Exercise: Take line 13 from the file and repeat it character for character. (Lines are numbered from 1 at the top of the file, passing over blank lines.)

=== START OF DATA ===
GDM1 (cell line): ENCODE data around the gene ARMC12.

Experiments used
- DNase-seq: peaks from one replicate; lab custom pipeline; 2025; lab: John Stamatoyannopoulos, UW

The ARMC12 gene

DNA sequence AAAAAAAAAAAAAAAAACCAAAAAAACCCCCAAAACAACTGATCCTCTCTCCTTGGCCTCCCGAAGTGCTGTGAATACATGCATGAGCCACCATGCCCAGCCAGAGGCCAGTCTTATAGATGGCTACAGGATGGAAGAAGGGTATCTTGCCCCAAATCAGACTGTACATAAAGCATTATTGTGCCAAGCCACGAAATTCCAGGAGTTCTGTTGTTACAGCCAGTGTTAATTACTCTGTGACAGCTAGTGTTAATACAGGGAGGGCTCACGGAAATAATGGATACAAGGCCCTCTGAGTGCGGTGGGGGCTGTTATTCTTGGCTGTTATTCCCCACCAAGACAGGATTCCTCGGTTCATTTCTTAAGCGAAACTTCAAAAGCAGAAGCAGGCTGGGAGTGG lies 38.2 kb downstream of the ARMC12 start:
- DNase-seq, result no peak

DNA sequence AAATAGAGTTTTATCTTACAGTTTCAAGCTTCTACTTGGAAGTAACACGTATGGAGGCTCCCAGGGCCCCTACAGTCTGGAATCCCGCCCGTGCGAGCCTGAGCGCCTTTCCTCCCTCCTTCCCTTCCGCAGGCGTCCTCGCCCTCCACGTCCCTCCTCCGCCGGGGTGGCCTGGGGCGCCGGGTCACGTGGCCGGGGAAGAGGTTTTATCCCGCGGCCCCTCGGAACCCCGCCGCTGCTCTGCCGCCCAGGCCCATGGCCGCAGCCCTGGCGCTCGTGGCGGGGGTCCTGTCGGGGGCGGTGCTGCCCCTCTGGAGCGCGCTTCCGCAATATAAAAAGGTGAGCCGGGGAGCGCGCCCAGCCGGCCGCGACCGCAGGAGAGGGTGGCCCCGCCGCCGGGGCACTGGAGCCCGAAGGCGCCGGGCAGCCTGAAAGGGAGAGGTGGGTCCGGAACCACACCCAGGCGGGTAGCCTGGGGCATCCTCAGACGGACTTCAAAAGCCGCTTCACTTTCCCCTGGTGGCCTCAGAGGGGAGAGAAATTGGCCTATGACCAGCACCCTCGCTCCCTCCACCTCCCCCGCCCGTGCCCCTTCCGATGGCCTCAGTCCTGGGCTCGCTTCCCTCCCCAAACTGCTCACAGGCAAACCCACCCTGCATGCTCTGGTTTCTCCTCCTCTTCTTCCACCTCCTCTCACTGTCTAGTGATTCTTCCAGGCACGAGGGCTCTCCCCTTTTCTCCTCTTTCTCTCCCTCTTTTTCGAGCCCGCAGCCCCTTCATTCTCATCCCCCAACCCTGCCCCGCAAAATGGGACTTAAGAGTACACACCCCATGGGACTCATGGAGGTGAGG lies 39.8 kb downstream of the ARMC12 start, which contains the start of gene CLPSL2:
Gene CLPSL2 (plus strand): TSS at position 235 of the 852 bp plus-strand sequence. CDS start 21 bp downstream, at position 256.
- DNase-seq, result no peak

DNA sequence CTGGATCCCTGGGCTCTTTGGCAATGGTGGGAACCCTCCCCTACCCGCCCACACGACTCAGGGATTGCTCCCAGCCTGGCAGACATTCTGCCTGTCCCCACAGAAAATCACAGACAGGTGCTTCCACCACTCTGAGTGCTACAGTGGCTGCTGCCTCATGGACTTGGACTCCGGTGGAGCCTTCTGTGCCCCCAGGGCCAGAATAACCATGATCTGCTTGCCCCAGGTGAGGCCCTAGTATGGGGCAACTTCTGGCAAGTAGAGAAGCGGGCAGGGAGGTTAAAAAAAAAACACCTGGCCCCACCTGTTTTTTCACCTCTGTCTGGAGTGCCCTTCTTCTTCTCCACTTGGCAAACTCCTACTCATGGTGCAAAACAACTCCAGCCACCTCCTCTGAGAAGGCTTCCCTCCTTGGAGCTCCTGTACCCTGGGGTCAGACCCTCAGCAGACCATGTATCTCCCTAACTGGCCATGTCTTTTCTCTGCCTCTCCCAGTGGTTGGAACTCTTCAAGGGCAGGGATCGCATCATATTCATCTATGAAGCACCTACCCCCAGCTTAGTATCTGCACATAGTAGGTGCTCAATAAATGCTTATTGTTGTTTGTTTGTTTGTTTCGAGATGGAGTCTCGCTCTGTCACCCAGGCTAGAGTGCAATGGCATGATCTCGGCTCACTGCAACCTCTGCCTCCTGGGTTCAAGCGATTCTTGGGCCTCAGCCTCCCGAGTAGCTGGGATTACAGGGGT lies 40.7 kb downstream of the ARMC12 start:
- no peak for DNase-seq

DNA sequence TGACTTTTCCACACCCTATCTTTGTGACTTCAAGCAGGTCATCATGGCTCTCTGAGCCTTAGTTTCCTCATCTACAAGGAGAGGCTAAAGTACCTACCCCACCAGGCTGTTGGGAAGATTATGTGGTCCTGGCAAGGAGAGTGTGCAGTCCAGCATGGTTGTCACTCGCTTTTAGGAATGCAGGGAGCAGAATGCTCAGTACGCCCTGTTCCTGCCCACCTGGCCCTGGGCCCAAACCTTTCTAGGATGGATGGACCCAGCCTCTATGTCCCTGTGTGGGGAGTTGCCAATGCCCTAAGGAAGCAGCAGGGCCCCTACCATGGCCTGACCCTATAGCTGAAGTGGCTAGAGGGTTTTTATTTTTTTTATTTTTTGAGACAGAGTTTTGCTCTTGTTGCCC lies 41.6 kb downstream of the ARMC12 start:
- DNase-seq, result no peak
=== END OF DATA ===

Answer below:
- DNase-seq, result no peak